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Ask the Adoption Coach: Substance Abuse and Adoption

substance abuse
Reader: I have a question about these kinds of scenarios. Are we as potential adoptive parents made aware of the fact that the birthmom continued to drink while pregnant? Is information like that made available or only if the birthmom is willing to divulge it? How can we know?
Adoption Coach:
Dear Reader:
Thank you for your questions. It seems that you are concerned about an expectant mother’s health, recreational drug choices, and if that information will or won’t be disclosed to you, as a prospective adoptive parent. And I’m guessing that you are asking these questions because you wonder how the choices the mother makes and the disclosure (or lack thereof) will affect your adoption journey and your future child.
Of course, every situation is different. Some expectant mothers are quite forthcoming, while others, out of embarrassment or lack-of-willingness to share personal information, choose not to disclose their choices and/or medical history. Some mothers are fearful of the judgment they will face by adoption professionals and prospective adoptive families, as well as by their child, who someday may learn of the mother’s choices.
Prospective adoptive families often feel that they are entitled to know what they are getting themselves into. Will they be chosen to parent a baby who might have fetal alcohol syndrome? Who might experience withdrawals? Who might have ADD or ADHD as a result of the mother’s drug use? What about the openness in the adoption? What if the biological mother doesn’t disclose certain information at the time of selecting a family but the information is discovered post-placement, and the adoptive parents feel manipulated? Perhaps you don’t have stellar medical coverage, meaning if a child is high-risk, it will be financially risky to accept the placement.
If a mother chooses to disclose information to the adoption professional, the professional has an obligation to share that information (within reason, not breaking confidentiality) to the selected adoptive parent(s). The adoptive parent(s) can then decide whether or not to accept the match or placement, based on the information shared.
Now, whether or not there is full disclosure by the biological mother is entirely up to her. She is not obligated to share the intimate details of her life with an adoption professional. However, disclosure is often beneficial to the health and wellbeing of child. If information is shared prior to the child’s birth, the adoption professional can help facilitate resources being put in place in advance. Perhaps this involves choosing a specialized doctor or facility alongside the biological mother and encouraging the matched adoptive couple to educate themselves on particular risks and conditions associated with substance abuse.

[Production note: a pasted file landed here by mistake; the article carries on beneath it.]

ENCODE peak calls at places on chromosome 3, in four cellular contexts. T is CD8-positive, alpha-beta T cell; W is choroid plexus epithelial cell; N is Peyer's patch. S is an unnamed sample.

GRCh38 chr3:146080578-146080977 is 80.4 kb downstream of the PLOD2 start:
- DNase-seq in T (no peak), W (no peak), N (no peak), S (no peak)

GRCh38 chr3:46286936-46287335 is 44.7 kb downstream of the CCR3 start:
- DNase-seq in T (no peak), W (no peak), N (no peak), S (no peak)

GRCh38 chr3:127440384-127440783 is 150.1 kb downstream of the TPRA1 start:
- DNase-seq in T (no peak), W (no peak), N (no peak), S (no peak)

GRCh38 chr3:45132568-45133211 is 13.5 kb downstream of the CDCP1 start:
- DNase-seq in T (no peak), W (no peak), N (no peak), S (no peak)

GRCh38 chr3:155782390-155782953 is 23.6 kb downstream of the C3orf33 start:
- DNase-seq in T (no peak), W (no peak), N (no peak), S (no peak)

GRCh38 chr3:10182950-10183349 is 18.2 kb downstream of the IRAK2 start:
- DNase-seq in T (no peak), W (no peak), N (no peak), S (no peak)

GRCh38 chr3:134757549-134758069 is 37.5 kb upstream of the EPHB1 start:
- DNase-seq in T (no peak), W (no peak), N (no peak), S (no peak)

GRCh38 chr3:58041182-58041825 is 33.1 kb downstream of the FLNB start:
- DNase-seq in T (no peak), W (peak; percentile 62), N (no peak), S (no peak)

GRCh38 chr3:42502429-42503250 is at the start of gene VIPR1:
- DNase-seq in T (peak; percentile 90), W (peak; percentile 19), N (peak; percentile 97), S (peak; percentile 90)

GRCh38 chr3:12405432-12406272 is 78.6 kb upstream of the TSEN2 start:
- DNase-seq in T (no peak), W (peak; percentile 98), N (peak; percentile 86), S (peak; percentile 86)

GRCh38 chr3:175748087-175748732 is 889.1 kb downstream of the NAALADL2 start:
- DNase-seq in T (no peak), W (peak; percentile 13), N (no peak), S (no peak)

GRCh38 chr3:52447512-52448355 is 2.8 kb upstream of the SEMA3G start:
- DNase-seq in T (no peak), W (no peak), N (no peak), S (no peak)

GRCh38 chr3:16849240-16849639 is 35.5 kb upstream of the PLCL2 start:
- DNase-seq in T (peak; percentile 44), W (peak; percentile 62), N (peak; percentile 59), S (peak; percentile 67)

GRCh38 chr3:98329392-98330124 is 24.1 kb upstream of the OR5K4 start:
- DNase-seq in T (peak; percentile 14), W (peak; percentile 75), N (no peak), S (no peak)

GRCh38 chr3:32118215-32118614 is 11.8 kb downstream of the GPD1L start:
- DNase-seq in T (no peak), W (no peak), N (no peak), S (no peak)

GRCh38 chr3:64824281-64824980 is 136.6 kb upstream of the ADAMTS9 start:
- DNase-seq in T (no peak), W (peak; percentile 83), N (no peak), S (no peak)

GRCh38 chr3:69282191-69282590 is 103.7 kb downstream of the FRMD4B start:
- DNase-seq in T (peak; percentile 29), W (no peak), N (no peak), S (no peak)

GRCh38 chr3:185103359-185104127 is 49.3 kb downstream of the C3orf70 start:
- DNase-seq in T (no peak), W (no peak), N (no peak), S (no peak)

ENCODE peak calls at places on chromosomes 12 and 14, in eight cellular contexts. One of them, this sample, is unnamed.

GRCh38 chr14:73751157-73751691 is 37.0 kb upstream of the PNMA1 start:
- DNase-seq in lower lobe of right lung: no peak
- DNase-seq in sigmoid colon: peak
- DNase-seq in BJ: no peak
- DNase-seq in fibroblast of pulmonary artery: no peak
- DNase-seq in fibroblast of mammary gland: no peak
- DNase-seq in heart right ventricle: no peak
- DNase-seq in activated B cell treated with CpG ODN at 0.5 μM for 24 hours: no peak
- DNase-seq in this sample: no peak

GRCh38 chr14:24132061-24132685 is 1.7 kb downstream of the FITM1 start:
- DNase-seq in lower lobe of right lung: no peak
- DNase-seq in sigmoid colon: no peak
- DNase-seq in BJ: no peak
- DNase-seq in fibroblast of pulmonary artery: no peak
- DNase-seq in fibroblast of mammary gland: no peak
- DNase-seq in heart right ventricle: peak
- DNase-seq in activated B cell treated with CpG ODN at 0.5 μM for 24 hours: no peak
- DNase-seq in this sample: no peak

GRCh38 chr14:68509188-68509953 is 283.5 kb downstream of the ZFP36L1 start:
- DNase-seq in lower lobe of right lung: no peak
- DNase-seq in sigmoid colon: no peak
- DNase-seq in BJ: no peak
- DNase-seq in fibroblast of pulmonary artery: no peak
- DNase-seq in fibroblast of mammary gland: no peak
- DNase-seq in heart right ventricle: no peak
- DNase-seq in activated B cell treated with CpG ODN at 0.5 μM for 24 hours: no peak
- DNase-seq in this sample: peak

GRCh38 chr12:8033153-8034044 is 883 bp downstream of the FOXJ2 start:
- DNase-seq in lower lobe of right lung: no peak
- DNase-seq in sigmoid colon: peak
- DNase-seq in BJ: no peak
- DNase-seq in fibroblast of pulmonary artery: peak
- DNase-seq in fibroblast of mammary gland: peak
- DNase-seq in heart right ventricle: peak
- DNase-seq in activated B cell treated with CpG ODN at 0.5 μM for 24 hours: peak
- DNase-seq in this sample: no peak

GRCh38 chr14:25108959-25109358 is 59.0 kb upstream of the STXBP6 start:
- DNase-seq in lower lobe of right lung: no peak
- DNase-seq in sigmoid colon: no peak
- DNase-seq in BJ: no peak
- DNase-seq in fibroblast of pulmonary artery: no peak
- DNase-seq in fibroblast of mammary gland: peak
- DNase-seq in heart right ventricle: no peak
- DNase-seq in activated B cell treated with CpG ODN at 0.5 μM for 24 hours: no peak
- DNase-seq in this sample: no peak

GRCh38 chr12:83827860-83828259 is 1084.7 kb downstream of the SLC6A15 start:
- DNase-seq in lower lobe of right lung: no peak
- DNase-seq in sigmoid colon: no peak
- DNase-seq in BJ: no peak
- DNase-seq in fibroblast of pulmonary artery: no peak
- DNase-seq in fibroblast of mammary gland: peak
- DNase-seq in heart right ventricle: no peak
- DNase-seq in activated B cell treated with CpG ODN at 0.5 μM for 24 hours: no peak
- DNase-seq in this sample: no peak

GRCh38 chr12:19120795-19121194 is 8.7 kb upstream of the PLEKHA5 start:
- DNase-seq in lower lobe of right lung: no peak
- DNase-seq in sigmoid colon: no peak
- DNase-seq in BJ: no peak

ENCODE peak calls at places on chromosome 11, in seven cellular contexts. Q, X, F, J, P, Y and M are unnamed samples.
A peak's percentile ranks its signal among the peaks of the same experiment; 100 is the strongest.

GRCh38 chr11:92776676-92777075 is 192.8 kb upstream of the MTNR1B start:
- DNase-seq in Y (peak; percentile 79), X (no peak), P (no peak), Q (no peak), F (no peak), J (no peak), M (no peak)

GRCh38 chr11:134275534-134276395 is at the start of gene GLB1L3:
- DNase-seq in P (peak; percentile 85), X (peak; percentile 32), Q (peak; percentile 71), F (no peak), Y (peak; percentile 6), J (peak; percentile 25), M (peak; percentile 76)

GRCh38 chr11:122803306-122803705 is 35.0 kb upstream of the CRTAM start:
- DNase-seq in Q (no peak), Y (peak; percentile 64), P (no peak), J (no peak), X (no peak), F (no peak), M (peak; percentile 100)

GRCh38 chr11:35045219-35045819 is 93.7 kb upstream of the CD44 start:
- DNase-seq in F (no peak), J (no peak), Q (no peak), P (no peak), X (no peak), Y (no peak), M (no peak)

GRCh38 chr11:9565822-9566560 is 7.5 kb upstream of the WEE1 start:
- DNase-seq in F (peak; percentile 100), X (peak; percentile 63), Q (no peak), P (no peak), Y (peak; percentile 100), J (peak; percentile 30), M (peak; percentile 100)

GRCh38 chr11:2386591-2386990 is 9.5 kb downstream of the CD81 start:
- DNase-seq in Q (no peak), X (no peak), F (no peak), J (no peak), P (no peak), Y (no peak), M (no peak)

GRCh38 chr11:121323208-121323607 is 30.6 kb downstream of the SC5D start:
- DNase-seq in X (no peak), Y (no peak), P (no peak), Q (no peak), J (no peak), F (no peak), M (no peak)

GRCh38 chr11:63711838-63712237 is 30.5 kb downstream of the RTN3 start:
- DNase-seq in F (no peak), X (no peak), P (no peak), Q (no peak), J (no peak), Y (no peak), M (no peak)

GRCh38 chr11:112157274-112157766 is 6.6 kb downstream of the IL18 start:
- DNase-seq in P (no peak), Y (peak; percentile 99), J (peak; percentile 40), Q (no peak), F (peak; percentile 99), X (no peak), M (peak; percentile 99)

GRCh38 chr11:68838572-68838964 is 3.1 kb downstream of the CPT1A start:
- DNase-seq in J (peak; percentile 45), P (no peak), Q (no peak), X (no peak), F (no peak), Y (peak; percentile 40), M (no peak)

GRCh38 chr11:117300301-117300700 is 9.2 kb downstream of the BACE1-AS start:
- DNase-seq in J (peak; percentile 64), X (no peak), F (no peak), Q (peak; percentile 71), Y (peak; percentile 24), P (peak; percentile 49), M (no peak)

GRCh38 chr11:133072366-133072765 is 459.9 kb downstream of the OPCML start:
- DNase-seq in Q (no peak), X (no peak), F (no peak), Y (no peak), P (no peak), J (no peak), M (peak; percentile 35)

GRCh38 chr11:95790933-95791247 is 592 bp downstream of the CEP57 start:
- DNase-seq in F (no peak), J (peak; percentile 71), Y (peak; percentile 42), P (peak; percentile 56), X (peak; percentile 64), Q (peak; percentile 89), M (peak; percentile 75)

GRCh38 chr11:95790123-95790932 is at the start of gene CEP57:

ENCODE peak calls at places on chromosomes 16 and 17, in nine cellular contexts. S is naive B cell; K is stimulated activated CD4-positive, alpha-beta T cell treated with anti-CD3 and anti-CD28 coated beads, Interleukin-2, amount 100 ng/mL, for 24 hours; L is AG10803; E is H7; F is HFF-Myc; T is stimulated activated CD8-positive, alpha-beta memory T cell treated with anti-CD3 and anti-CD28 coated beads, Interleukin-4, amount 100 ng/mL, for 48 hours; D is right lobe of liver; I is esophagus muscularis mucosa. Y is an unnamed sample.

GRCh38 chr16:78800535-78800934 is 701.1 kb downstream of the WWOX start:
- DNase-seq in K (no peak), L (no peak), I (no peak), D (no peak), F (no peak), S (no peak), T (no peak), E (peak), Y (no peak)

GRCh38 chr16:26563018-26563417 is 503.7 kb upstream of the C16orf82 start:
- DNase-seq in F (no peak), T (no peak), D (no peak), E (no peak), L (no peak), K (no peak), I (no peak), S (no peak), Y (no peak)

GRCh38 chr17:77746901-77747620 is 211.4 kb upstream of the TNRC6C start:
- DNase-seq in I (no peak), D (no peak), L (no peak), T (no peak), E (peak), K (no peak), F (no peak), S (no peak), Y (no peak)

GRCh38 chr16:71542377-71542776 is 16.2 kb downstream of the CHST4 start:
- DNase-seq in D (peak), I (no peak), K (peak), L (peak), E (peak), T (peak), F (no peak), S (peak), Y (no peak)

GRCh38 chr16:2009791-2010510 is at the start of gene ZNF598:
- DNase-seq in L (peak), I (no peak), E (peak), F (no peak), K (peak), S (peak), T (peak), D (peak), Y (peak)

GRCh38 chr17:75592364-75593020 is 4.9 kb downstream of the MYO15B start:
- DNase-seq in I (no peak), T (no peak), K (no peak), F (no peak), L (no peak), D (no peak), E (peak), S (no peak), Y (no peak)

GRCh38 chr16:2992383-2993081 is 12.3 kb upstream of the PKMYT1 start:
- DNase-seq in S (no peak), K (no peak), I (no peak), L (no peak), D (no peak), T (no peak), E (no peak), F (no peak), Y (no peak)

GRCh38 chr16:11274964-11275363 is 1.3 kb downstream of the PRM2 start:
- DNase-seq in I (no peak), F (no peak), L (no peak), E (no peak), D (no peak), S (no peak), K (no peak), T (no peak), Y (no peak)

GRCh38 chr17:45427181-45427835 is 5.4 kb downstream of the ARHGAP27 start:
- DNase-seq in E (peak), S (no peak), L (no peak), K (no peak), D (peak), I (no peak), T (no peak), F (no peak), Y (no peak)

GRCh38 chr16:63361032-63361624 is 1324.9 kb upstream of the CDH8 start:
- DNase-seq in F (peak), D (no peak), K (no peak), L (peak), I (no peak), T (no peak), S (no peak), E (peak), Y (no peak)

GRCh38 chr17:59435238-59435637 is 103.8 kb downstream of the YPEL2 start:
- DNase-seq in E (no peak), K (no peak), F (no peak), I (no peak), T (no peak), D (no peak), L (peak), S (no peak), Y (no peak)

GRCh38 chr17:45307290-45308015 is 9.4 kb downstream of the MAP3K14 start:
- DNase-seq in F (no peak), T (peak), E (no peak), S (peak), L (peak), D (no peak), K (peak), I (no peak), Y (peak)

For certain, choosing adoption is risky and a bit terrifying. The adoptive parent often has little control over the adoption journey and has to take an expectant mom at her word, however many or few words are offered. A healthy adoption involves disclosure, trust, building relationships organically and over time, honesty, ethics, empathy, and balance. These things do not come easily, since adoption is a bittersweet, emotional, and difficult journey for all members of the adoption triad (the biological parent(s), the adoptive parent(s), and the adoptee(s)).
As cliché as this is, choosing adoption takes two things: common sense and faith. If you enter into an adoption situation you aren’t comfortable with (if you sense many red flags), it is your right to choose not to continue with the match. Likewise, the biological mother has rights. She may choose to veer away from the adoption plan (often referred to as the mom “changing her mind”) at any point until her termination of parental rights (TPR) has become official. As far as faith, no one knows where an adoption journey will take a person. There are many risks, but there are potentially fantastic rewards as well.
As you consider adopting, you’ll want to scrutinize the adoption professionals you choose to work with. You should ask, among many other questions, what information you are given about an expectant mother’s history and when in your journey you will learn that information (when your profile is being shown, after a match happens, etc.). Most agencies will ask you to fill out a checklist of the medical conditions are or aren’t open to (or which expectant mom’s substance uses you are or aren’t open to). You may choose to review this checklist with your doctor, getting his or her professional opinion on the listed conditions and situations. You should shy away from agencies that pressure you to be more open than you are comfortable with or prepared for, and one that doesn’t offer you assistance in further education so you can make informed decisions.
Adoption is very much “wait and see.” So, if you choose to build your family through adoption, get ready for an adventure!